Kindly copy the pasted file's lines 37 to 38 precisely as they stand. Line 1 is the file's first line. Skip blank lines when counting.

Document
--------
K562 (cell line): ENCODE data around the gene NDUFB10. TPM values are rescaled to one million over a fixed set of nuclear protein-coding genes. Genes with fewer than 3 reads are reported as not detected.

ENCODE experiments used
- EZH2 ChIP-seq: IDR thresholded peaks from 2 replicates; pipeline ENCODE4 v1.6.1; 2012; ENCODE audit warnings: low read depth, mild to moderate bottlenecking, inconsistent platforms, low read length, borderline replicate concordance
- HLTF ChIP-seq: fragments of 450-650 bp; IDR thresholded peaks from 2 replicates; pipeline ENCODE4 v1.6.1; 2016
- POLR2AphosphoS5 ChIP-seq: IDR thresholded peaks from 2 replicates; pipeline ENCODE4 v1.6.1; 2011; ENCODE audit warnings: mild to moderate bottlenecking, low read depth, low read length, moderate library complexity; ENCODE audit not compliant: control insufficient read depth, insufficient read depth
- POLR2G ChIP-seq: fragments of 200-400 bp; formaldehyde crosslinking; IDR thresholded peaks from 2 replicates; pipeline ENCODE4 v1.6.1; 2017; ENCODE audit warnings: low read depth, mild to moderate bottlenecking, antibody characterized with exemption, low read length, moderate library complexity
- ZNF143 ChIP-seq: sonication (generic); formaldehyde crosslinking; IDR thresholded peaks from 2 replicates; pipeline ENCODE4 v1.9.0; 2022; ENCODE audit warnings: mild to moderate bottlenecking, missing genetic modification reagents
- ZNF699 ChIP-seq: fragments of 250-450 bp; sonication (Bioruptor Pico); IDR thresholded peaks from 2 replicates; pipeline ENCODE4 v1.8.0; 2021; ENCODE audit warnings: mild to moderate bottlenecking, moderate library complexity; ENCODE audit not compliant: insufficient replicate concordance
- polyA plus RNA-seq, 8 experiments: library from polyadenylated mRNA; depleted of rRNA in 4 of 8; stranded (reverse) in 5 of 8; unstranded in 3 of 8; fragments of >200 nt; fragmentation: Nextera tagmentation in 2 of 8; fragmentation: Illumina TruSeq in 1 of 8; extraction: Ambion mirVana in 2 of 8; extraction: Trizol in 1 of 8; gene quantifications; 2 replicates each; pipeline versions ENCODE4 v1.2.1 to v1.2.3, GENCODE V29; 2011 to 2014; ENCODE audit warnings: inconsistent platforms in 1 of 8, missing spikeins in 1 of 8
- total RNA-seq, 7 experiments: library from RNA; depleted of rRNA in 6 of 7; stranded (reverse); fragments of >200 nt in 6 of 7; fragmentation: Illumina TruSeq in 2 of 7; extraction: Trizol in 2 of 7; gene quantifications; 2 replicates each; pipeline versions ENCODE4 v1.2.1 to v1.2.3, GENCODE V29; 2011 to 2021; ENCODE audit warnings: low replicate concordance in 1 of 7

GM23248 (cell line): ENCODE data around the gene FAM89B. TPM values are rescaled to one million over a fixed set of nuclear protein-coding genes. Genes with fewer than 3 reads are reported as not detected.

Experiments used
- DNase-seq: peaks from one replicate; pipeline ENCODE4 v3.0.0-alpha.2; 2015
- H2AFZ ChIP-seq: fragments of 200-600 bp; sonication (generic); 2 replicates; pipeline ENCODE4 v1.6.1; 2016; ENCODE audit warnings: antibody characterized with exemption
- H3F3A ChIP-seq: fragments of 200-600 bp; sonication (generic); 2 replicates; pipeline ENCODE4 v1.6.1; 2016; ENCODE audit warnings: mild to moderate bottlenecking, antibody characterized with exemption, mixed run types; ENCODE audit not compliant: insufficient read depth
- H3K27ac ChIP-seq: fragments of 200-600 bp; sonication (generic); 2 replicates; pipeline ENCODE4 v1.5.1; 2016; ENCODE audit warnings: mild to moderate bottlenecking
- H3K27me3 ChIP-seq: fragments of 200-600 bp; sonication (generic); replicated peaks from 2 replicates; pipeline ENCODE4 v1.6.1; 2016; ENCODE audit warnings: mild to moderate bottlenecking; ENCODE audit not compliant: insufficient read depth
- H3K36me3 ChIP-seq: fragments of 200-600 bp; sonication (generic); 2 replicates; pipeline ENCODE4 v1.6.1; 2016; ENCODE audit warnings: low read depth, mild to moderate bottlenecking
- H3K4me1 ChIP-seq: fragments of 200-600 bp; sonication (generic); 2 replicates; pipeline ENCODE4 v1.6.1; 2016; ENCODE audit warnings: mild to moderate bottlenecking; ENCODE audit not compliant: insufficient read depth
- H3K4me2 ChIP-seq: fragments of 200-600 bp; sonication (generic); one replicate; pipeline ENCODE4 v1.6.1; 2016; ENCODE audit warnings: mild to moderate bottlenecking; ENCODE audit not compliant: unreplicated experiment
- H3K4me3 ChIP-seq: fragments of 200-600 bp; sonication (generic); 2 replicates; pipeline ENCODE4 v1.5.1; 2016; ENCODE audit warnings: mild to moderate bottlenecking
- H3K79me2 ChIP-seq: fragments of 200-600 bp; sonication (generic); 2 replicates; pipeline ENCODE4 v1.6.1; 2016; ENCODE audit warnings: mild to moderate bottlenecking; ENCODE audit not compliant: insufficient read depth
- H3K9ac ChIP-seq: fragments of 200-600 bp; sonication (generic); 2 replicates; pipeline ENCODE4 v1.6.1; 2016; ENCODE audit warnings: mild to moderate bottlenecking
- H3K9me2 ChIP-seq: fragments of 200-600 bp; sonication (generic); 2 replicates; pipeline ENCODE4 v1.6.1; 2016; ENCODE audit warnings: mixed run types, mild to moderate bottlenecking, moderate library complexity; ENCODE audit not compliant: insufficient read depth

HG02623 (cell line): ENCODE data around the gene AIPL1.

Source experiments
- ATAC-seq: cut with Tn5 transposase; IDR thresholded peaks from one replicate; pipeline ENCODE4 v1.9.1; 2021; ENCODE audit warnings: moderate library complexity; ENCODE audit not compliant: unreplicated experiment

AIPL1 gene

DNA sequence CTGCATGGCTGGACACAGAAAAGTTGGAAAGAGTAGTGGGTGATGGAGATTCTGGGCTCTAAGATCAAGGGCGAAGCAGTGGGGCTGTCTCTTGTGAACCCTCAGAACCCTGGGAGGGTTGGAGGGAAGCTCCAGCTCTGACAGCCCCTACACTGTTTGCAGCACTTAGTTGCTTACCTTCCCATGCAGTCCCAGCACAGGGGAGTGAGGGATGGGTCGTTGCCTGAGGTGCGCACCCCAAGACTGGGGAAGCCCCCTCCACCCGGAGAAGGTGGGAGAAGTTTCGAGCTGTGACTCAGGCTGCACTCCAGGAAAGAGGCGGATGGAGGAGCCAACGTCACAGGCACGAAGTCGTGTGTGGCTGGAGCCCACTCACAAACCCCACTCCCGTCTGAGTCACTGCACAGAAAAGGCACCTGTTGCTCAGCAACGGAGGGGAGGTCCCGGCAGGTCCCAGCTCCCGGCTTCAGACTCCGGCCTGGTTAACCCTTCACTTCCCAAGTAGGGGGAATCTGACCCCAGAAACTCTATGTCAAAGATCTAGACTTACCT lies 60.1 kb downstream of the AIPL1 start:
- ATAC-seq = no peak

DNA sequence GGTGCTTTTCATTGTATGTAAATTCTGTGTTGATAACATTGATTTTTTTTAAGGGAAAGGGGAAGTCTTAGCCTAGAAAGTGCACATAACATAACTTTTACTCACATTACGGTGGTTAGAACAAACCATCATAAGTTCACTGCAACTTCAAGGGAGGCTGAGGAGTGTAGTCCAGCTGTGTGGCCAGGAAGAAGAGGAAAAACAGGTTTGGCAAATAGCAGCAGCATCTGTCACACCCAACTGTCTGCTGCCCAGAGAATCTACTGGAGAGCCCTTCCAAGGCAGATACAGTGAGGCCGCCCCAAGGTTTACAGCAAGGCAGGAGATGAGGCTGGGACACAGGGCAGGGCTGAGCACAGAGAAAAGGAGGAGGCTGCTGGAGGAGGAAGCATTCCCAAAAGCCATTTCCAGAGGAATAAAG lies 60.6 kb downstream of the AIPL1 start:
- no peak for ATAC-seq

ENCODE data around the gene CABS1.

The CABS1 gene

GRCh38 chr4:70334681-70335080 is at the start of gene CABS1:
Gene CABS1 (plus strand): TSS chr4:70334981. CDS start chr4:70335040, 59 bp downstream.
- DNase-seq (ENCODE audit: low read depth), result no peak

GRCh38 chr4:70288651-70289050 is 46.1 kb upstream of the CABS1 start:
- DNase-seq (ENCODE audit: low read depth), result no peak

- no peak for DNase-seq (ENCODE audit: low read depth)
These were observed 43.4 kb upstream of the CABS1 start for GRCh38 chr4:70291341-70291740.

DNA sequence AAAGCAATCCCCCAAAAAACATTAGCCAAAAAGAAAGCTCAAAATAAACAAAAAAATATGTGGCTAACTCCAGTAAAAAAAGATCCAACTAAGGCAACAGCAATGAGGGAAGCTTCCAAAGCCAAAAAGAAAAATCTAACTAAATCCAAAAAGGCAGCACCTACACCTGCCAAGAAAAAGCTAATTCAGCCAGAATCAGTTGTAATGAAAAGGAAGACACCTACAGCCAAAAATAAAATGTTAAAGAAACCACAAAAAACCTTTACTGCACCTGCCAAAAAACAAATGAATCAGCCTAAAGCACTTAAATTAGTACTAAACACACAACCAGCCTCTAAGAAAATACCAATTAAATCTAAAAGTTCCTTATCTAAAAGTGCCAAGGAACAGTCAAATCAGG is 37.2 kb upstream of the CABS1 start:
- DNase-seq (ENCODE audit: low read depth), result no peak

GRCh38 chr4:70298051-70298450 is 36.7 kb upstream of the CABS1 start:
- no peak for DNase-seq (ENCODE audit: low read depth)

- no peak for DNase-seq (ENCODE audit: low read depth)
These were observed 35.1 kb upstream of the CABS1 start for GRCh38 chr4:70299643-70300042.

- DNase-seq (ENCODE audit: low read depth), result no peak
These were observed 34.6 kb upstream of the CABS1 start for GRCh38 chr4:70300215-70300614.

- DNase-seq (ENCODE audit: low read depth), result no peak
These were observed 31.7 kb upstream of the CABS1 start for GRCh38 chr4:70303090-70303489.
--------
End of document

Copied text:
- DNase-seq (ENCODE audit: low read depth), result no peak

GRCh38 chr4:70288651-70289050 is 46.1 kb upstream of the CABS1 start: